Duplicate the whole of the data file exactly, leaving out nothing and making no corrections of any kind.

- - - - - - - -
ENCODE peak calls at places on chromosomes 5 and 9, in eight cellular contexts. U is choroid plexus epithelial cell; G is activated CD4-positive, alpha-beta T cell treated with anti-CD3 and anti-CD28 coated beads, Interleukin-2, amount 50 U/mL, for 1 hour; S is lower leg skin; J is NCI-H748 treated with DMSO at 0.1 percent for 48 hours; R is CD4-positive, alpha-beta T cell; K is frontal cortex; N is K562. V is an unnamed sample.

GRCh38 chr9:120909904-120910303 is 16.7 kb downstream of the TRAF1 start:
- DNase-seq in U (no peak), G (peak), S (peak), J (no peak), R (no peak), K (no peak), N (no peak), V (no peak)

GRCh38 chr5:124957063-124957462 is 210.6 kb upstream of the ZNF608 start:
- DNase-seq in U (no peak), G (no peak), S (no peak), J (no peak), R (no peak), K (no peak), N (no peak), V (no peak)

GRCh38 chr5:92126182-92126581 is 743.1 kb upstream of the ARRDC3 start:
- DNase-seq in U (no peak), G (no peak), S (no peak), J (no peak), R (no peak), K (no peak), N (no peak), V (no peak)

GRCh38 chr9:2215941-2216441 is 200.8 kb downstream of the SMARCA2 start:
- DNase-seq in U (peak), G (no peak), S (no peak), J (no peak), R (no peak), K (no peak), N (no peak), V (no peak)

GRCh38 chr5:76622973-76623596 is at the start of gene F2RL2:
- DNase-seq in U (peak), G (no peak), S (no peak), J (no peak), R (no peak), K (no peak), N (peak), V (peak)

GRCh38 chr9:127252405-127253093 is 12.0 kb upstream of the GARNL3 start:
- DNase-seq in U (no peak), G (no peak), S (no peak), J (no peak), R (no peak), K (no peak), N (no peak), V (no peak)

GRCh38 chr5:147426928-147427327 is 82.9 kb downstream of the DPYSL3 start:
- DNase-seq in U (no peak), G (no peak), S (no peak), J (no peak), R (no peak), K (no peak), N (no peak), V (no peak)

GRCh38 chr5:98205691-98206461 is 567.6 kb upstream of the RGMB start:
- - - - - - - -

ENCODE peak calls at places on chromosomes 5 and 9, in eight cellular contexts. U is choroid plexus epithelial cell; G is activated CD4-positive, alpha-beta T cell treated with anti-CD3 and anti-CD28 coated beads, Interleukin-2, amount 50 U/mL, for 1 hour; S is lower leg skin; J is NCI-H748 treated with DMSO at 0.1 percent for 48 hours; R is CD4-positive, alpha-beta T cell; K is frontal cortex; N is K562. V is an unnamed sample.

GRCh38 chr9:120909904-120910303 is 16.7 kb downstream of the TRAF1 start:
- DNase-seq in U (no peak), G (peak), S (peak), J (no peak), R (no peak), K (no peak), N (no peak), V (no peak)

GRCh38 chr5:124957063-124957462 is 210.6 kb upstream of the ZNF608 start:
- DNase-seq in U (no peak), G (no peak), S (no peak), J (no peak), R (no peak), K (no peak), N (no peak), V (no peak)

GRCh38 chr5:92126182-92126581 is 743.1 kb upstream of the ARRDC3 start:
- DNase-seq in U (no peak), G (no peak), S (no peak), J (no peak), R (no peak), K (no peak), N (no peak), V (no peak)

GRCh38 chr9:2215941-2216441 is 200.8 kb downstream of the SMARCA2 start:
- DNase-seq in U (peak), G (no peak), S (no peak), J (no peak), R (no peak), K (no peak), N (no peak), V (no peak)

GRCh38 chr5:76622973-76623596 is at the start of gene F2RL2:
- DNase-seq in U (peak), G (no peak), S (no peak), J (no peak), R (no peak), K (no peak), N (peak), V (peak)

GRCh38 chr9:127252405-127253093 is 12.0 kb upstream of the GARNL3 start:
- DNase-seq in U (no peak), G (no peak), S (no peak), J (no peak), R (no peak), K (no peak), N (no peak), V (no peak)

GRCh38 chr5:147426928-147427327 is 82.9 kb downstream of the DPYSL3 start:
- DNase-seq in U (no peak), G (no peak), S (no peak), J (no peak), R (no peak), K (no peak), N (no peak), V (no peak)

GRCh38 chr5:98205691-98206461 is 567.6 kb upstream of the RGMB start: